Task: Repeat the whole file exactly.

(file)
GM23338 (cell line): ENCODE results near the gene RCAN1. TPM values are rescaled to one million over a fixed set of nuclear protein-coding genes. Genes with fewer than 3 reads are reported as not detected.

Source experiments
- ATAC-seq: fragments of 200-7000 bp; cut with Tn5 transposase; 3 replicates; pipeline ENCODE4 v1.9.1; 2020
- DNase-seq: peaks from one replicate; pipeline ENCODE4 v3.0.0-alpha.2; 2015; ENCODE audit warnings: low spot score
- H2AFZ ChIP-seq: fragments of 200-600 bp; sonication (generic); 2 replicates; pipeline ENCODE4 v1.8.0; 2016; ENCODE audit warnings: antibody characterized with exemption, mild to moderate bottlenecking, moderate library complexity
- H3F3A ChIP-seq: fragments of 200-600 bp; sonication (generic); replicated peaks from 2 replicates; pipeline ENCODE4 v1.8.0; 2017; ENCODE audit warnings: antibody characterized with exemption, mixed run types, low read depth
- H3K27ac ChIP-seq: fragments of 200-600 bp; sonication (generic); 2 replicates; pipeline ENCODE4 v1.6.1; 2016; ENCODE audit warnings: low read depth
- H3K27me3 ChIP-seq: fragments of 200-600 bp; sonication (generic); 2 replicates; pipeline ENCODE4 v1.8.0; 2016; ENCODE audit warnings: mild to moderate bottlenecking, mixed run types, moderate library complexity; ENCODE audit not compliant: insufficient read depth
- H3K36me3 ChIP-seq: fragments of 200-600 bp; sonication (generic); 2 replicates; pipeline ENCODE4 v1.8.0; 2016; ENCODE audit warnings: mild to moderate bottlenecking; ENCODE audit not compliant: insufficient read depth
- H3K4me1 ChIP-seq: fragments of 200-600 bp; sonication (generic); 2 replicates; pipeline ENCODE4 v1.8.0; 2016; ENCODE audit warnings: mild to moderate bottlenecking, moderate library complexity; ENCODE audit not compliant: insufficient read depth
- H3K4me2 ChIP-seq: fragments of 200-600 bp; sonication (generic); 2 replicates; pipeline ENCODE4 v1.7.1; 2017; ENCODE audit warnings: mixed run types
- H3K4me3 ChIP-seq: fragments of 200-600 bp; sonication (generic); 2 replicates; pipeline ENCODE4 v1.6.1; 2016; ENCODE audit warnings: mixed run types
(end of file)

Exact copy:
GM23338 (cell line): ENCODE results near the gene RCAN1. TPM values are rescaled to one million over a fixed set of nuclear protein-coding genes. Genes with fewer than 3 reads are reported as not detected.

Source experiments
- ATAC-seq: fragments of 200-7000 bp; cut with Tn5 transposase; 3 replicates; pipeline ENCODE4 v1.9.1; 2020
- DNase-seq: peaks from one replicate; pipeline ENCODE4 v3.0.0-alpha.2; 2015; ENCODE audit warnings: low spot score
- H2AFZ ChIP-seq: fragments of 200-600 bp; sonication (generic); 2 replicates; pipeline ENCODE4 v1.8.0; 2016; ENCODE audit warnings: antibody characterized with exemption, mild to moderate bottlenecking, moderate library complexity
- H3F3A ChIP-seq: fragments of 200-600 bp; sonication (generic); replicated peaks from 2 replicates; pipeline ENCODE4 v1.8.0; 2017; ENCODE audit warnings: antibody characterized with exemption, mixed run types, low read depth
- H3K27ac ChIP-seq: fragments of 200-600 bp; sonication (generic); 2 replicates; pipeline ENCODE4 v1.6.1; 2016; ENCODE audit warnings: low read depth
- H3K27me3 ChIP-seq: fragments of 200-600 bp; sonication (generic); 2 replicates; pipeline ENCODE4 v1.8.0; 2016; ENCODE audit warnings: mild to moderate bottlenecking, mixed run types, moderate library complexity; ENCODE audit not compliant: insufficient read depth
- H3K36me3 ChIP-seq: fragments of 200-600 bp; sonication (generic); 2 replicates; pipeline ENCODE4 v1.8.0; 2016; ENCODE audit warnings: mild to moderate bottlenecking; ENCODE audit not compliant: insufficient read depth
- H3K4me1 ChIP-seq: fragments of 200-600 bp; sonication (generic); 2 replicates; pipeline ENCODE4 v1.8.0; 2016; ENCODE audit warnings: mild to moderate bottlenecking, moderate library complexity; ENCODE audit not compliant: insufficient read depth
- H3K4me2 ChIP-seq: fragments of 200-600 bp; sonication (generic); 2 replicates; pipeline ENCODE4 v1.7.1; 2017; ENCODE audit warnings: mixed run types
- H3K4me3 ChIP-seq: fragments of 200-600 bp; sonication (generic); 2 replicates; pipeline ENCODE4 v1.6.1; 2016; ENCODE audit warnings: mixed run types